Depending on your employer and job, you may be virtually connected to your company and/or colleagues while you work from home. If there is some automated system that shows who is online, it may provide evidence that you were at work at the time of an injury. Similarly, if you open or download and upload work assignments within an automated system, this activity would indicate your work status.
If your home office setup does not include an automated system that counts you as present each day, you should make a habit of making contact with a supervisor and/or coworkers at the start of each workday.
If you are injured, since there are no co-workers around to have witnessed your accident, it is important to document what happened in great detail. Report the injury to your employer in writing right away and seek prompt medical treatment. Make sure you report your injury via a medium that lasts, not through a live video connection, for example.
Ask your employer to provide you a copy of the incident/accident report he or she files with the company.
If possible, take photographs of your injuries and the accident scene to show where and how the accident happened.
When you visit the doctor, make sure he or she understands that you were working from home, and your injury is an occupational injury. Workers’ compensation benefits start if you miss more than seven days of work. If you are hospitalized or told not to return to work, tell the doctor who treats you that you expect to file a workers’ compensation claim. Your doctor can file a First Report of Injury (FROI), which is the first step toward filing a claim, with the Ohio Bureau of Workers’ Compensation (BWC).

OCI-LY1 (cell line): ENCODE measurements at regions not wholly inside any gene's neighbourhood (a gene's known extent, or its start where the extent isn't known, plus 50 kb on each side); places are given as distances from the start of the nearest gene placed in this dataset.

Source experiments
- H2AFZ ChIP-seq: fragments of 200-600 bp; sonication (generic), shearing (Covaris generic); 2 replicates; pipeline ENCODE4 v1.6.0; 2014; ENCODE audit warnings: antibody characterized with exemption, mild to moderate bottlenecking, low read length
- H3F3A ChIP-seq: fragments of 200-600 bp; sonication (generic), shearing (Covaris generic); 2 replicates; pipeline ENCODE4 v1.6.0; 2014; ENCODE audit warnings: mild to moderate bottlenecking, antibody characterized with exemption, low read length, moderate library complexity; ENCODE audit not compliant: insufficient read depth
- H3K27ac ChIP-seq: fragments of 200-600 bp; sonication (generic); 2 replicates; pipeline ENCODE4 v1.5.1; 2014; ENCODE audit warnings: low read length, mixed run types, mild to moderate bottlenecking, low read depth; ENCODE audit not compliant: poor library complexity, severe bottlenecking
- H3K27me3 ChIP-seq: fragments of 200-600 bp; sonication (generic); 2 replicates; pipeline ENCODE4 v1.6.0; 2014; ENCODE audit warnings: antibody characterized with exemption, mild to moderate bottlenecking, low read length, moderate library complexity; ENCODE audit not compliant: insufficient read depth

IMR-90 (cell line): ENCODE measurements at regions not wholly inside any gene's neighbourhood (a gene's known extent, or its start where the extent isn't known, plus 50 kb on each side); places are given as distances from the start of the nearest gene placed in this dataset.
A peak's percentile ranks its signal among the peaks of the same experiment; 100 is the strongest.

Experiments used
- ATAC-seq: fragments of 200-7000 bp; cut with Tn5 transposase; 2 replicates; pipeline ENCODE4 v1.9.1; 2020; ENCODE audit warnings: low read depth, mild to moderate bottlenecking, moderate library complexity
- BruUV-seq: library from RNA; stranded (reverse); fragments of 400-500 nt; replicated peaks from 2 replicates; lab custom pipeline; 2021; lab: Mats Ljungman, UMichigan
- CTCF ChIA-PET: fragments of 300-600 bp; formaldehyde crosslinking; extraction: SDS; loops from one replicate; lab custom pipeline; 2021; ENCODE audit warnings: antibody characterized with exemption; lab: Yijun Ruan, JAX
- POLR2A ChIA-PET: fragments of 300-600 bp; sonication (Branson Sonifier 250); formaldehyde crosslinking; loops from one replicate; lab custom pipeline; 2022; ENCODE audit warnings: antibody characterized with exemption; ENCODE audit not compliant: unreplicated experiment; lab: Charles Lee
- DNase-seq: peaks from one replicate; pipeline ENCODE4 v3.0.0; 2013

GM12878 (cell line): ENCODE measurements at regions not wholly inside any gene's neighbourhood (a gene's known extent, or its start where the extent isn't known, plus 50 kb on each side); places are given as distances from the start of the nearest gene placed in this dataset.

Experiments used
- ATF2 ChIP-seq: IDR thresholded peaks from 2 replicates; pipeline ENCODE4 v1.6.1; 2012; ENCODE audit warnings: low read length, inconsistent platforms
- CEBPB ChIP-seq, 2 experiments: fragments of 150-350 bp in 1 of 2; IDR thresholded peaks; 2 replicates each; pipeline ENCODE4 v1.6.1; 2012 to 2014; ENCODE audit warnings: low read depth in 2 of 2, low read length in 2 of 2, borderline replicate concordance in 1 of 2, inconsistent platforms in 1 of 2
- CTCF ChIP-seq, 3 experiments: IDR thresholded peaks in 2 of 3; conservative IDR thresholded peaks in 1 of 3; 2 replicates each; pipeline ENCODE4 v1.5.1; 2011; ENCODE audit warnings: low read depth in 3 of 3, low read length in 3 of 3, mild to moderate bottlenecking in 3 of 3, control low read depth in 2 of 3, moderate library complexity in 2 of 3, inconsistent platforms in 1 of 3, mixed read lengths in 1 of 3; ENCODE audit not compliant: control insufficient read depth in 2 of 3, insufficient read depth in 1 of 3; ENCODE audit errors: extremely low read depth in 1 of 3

In addition to documenting every aspect of your injury and the medical care you receive, make sure you obey all doctor’s orders, including making appointments. Any indication that you are not significantly hurt, such as blowing off medical care, can be used as evidence that you should return to work and do not need workers’ compensation benefits.
Contact an Experienced Ohio Workers’ Compensation Lawyer
At Heller, Maas, Moro & Magill, Co., LPA, our workers’ compensation attorneys see it as our mission to help Ohio workers who are injured while on the job obtain all of the workers’ compensation benefits that the law says they are entitled to receive. This includes workers who are injured while doing their jobs while working remotely at home. The law is on your side, and we will fight for you.
Don’t go it alone. Contact us for a free consultation about your workers’ compensation claim.